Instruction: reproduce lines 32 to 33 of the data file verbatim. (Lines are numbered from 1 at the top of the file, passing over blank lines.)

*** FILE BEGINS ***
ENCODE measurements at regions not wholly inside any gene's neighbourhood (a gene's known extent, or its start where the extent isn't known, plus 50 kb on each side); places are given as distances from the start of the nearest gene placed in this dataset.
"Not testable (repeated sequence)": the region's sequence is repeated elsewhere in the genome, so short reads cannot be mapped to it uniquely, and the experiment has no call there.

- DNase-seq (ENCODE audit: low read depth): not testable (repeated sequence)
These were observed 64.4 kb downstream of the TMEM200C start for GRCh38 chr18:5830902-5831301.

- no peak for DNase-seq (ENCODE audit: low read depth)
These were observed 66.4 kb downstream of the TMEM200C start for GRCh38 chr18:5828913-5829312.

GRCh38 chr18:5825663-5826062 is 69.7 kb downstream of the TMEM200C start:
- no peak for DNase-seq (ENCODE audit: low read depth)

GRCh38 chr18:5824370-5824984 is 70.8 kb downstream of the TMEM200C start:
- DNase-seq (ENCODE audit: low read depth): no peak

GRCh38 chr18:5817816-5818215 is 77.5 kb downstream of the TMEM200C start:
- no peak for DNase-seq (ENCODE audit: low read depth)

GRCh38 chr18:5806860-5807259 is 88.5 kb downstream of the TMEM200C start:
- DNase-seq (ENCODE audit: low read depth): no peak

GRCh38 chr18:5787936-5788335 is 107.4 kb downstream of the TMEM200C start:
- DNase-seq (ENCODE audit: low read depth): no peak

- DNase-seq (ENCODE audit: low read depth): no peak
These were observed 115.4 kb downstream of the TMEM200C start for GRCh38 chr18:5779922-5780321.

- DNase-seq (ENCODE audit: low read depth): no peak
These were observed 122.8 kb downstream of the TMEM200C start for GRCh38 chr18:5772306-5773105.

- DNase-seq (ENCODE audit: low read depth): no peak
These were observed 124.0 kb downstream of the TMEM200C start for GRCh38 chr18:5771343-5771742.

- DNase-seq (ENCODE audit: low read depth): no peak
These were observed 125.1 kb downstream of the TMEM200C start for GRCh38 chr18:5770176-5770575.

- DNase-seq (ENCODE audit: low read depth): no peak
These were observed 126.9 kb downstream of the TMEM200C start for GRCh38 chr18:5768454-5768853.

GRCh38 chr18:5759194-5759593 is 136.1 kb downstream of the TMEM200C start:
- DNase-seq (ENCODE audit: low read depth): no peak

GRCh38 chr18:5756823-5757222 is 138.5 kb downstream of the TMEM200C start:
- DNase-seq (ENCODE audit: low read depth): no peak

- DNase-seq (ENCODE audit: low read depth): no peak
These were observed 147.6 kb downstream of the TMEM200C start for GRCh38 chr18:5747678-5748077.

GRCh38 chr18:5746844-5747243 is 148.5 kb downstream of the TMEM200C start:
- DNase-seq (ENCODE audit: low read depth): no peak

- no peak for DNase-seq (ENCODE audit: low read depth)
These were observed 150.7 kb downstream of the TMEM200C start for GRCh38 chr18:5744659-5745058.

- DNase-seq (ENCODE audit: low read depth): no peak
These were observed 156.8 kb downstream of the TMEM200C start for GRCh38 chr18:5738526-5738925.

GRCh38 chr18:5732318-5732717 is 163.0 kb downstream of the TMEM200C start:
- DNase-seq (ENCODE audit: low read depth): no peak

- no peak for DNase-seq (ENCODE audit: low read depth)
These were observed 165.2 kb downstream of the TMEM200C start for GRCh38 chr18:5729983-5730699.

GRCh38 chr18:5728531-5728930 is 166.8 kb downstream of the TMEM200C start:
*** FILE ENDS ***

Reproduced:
These were observed 147.6 kb downstream of the TMEM200C start for GRCh38 chr18:5747678-5748077.

GRCh38 chr18:5746844-5747243 is 148.5 kb downstream of the TMEM200C start: